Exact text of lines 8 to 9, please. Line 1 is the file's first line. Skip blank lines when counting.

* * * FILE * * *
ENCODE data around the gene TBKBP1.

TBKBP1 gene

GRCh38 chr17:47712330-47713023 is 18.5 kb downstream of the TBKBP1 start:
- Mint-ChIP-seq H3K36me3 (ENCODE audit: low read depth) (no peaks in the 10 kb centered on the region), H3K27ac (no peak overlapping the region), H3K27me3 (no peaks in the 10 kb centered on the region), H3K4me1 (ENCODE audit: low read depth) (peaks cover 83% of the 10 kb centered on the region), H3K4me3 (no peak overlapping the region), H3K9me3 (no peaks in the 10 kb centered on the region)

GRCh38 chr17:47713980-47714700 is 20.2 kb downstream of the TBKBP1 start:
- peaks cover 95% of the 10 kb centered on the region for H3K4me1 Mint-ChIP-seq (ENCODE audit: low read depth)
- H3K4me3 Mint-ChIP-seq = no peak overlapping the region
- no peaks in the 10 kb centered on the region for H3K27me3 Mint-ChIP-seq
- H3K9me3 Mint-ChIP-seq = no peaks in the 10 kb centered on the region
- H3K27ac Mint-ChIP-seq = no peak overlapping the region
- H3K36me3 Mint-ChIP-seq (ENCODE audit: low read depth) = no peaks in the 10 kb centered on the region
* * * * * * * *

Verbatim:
- no peaks in the 10 kb centered on the region for H3K27me3 Mint-ChIP-seq
- H3K9me3 Mint-ChIP-seq = no peaks in the 10 kb centered on the region